Soon I will enter the sacristy and vest for the first Vigil Mass for the Nativity of the Lord. In addition to the usual intention, our parishioners, I offer the Mass for my family, friends, and all my readership.
I also remember a woman who came to the door earlier today, asking to pray over in the church. She acknowledged social anxiety and a run-in she had with an unnamed parishioner that has since discouraged her from attending Mass, here or anywhere. With pastoral panache [verbal irony], I encouraged her, "You wouldn't let one instance of food poisoning keep you from eating, would you?" She was most welcome to come over at 2:30 when the church would be opened up. She thanked me and left.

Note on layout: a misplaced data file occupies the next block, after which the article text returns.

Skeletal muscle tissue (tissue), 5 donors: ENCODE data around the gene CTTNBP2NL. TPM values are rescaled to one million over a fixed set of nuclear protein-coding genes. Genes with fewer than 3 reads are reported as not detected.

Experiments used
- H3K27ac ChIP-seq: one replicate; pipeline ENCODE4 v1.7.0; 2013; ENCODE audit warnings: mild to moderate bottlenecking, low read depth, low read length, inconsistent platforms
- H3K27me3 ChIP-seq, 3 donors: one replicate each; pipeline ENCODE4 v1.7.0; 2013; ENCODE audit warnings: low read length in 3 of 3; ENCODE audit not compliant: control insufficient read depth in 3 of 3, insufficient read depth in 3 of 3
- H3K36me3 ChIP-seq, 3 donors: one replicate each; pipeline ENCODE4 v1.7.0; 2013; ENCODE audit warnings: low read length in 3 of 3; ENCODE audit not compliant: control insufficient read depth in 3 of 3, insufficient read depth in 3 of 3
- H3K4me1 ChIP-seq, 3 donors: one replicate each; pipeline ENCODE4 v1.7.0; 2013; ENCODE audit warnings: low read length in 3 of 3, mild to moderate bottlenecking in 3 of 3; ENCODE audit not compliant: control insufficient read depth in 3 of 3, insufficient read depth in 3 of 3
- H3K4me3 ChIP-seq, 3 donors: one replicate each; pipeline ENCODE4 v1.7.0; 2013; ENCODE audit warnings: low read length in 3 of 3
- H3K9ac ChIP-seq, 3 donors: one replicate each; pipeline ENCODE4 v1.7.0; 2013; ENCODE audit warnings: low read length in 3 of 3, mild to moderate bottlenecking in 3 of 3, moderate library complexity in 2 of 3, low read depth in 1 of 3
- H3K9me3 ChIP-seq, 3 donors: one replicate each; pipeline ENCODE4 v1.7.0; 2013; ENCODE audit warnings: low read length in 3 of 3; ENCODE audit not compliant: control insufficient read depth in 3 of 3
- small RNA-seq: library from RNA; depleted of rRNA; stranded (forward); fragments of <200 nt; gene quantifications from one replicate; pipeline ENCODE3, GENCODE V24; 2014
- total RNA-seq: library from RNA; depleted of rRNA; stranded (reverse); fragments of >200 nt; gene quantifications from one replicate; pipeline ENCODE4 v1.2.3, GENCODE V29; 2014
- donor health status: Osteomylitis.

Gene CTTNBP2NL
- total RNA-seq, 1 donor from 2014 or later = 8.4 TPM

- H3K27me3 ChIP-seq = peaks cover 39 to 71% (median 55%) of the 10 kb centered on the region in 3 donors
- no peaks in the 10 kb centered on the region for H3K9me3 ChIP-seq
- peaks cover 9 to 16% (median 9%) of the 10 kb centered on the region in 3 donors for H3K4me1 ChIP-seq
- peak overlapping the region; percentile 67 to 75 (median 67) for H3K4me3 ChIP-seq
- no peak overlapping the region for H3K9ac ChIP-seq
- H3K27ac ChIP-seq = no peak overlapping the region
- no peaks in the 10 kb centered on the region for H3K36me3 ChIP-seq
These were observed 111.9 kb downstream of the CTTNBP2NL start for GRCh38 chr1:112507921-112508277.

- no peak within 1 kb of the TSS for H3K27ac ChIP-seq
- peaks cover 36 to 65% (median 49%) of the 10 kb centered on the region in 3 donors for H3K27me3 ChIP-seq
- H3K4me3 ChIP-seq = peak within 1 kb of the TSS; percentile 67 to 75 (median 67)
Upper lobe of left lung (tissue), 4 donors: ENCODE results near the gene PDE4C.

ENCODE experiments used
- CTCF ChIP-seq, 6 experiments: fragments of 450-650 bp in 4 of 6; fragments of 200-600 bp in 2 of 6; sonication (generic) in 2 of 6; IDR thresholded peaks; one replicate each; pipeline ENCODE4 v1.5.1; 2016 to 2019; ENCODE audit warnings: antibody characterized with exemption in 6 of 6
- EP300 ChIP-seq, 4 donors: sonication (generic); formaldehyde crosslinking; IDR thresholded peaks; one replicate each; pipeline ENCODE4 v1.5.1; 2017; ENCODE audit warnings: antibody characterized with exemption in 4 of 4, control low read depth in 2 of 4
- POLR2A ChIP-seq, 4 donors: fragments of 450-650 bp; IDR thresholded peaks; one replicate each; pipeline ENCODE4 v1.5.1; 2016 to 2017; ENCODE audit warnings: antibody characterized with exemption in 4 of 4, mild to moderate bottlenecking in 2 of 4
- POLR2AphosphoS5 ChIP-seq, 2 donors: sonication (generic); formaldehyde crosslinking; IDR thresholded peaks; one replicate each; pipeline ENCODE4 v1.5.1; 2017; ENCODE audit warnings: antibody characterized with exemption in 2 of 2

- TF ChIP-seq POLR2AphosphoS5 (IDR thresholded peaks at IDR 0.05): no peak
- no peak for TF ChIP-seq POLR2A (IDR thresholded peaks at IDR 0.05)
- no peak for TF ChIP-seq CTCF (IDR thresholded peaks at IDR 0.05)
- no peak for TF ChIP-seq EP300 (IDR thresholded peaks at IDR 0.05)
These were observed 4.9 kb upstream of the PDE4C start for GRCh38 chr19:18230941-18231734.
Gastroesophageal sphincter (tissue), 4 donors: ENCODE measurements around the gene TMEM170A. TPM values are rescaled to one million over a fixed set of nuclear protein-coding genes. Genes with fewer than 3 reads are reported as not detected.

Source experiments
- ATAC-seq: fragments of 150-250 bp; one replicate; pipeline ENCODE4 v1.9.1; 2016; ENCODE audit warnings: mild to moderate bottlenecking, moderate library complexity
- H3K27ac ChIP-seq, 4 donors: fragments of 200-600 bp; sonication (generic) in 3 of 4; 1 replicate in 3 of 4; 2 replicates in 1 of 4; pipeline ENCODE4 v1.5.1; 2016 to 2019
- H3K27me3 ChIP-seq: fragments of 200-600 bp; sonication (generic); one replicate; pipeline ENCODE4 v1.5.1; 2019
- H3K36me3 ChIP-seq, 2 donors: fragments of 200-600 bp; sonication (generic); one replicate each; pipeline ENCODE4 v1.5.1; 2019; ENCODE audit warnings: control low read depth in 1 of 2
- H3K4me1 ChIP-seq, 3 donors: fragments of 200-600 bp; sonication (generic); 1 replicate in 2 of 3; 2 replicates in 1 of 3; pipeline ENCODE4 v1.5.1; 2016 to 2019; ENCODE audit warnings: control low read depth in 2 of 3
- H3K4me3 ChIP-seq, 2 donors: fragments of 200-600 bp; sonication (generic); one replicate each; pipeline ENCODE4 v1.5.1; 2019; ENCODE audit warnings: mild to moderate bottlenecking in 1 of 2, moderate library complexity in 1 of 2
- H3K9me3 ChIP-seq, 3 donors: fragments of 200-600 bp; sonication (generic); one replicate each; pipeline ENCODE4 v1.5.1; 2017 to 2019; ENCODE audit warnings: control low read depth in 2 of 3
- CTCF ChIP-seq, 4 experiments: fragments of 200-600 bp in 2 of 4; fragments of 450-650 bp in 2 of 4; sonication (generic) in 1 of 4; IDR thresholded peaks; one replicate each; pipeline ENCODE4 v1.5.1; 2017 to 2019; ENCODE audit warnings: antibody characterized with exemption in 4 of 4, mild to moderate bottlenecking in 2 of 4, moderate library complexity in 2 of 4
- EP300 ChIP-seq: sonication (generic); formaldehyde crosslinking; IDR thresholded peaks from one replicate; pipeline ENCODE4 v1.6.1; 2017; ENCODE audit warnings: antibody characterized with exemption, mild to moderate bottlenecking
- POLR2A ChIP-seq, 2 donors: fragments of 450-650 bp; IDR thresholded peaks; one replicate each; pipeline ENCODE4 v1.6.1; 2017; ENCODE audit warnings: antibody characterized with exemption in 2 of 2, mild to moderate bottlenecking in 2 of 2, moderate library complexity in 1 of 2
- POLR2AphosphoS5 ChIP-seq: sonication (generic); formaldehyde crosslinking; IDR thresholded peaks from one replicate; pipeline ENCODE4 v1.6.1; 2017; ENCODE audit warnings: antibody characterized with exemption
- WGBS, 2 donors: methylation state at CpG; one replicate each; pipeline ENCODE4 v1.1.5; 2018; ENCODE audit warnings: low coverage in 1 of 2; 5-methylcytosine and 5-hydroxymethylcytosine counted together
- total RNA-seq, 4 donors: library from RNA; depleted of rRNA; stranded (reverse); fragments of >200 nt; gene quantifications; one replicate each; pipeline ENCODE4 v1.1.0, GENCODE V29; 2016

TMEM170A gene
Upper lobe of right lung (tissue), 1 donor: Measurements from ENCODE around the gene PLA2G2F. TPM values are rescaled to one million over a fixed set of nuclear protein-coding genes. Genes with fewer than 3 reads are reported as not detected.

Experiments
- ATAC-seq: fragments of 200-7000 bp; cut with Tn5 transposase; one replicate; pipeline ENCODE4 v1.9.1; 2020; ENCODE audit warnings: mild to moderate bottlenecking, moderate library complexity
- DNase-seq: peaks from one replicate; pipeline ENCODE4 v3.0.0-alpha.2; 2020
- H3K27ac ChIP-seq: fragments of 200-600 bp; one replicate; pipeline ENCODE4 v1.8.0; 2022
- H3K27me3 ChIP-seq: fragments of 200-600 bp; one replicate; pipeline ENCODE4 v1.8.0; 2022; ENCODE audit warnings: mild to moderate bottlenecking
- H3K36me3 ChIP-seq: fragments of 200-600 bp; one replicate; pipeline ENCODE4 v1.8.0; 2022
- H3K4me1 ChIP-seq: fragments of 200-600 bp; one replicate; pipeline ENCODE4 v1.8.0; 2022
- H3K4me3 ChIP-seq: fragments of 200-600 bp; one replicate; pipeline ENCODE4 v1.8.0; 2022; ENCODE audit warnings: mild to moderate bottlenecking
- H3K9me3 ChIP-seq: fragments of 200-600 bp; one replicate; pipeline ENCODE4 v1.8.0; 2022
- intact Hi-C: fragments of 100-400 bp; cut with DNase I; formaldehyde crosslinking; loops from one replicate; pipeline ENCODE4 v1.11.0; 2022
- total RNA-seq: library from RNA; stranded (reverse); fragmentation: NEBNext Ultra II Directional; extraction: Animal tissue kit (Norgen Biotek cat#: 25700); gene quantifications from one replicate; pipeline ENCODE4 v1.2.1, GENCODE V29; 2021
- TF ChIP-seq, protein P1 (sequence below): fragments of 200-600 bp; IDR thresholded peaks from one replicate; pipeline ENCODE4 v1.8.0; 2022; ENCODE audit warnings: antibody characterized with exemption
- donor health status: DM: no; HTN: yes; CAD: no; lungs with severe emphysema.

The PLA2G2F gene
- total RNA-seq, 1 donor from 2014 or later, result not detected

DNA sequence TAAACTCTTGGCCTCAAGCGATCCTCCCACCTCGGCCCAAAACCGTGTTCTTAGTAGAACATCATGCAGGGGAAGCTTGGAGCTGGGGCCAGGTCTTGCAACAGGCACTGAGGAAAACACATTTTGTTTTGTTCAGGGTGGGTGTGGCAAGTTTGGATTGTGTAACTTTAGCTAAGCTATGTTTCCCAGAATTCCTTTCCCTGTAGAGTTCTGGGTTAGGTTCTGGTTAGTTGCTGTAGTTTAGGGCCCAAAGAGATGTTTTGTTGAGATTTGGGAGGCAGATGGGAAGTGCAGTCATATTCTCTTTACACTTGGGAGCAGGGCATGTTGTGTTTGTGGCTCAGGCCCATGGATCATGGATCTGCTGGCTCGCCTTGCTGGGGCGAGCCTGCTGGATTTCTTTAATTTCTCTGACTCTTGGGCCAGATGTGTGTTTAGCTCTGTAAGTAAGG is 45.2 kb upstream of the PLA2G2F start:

I unlocked the church before 2:30, earnestly hoping to see her, to apologize for the short treatment and to pray with her. She didn't show.
A friend soon called me, and I told him about the situation. He was merciful enough to posit a merciful God who would not hold this against me. Like anything else, my friend said, this could be a learning experience for the next person who will come by at an inopportune time. He also recognized the difficulties of "boundaries": would you create a precedent for the priest being available anytime, at anyone's call?
Well, yes, I ought to have done just that. For just a minute. Nothing would have suffered. Not my homily (which was already prepared), nothing else.
Pray with me for this woman, that the Lord's mercy may enter her heart to forgive whoever is troubling her, even if it's this priest.
Yes, you and I can learn from the times we fail to welcome Christ in our midst. May it be so!